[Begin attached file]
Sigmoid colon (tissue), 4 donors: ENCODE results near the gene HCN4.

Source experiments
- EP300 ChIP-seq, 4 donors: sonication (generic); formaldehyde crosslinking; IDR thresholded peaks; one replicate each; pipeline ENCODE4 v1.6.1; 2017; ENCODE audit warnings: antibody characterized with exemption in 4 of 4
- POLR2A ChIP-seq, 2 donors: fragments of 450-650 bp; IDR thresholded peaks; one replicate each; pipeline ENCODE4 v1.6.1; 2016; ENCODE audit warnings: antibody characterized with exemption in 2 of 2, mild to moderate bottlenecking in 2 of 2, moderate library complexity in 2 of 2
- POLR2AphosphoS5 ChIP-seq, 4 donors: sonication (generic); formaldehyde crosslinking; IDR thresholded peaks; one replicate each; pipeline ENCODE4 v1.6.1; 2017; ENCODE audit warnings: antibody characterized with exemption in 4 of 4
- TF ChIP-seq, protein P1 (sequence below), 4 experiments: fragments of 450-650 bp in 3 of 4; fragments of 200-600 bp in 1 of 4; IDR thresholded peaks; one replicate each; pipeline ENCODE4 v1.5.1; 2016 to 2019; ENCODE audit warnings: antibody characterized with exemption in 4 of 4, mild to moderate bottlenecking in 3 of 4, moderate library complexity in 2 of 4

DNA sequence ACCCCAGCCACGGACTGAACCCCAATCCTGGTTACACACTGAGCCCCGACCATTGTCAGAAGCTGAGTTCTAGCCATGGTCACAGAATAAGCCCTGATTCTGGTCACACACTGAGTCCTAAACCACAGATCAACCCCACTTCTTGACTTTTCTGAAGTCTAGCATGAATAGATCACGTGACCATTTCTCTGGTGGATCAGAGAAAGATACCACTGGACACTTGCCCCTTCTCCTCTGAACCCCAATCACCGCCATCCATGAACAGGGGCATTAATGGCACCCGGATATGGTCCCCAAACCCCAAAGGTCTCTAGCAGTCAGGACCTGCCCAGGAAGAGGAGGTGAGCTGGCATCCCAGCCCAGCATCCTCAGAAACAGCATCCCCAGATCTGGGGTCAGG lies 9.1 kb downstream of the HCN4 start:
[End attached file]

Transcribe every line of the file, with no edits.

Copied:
Sigmoid colon (tissue), 4 donors: ENCODE results near the gene HCN4.

Source experiments
- EP300 ChIP-seq, 4 donors: sonication (generic); formaldehyde crosslinking; IDR thresholded peaks; one replicate each; pipeline ENCODE4 v1.6.1; 2017; ENCODE audit warnings: antibody characterized with exemption in 4 of 4
- POLR2A ChIP-seq, 2 donors: fragments of 450-650 bp; IDR thresholded peaks; one replicate each; pipeline ENCODE4 v1.6.1; 2016; ENCODE audit warnings: antibody characterized with exemption in 2 of 2, mild to moderate bottlenecking in 2 of 2, moderate library complexity in 2 of 2
- POLR2AphosphoS5 ChIP-seq, 4 donors: sonication (generic); formaldehyde crosslinking; IDR thresholded peaks; one replicate each; pipeline ENCODE4 v1.6.1; 2017; ENCODE audit warnings: antibody characterized with exemption in 4 of 4
- TF ChIP-seq, protein P1 (sequence below), 4 experiments: fragments of 450-650 bp in 3 of 4; fragments of 200-600 bp in 1 of 4; IDR thresholded peaks; one replicate each; pipeline ENCODE4 v1.5.1; 2016 to 2019; ENCODE audit warnings: antibody characterized with exemption in 4 of 4, mild to moderate bottlenecking in 3 of 4, moderate library complexity in 2 of 4

DNA sequence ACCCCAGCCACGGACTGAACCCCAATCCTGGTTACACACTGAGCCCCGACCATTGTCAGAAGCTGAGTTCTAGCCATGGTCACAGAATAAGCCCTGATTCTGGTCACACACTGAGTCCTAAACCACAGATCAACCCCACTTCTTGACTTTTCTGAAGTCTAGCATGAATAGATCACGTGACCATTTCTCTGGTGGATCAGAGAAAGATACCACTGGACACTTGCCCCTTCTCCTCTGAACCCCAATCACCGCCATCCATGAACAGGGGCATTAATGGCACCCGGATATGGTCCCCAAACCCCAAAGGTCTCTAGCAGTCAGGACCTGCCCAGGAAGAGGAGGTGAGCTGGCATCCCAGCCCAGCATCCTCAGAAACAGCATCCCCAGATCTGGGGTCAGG lies 9.1 kb downstream of the HCN4 start: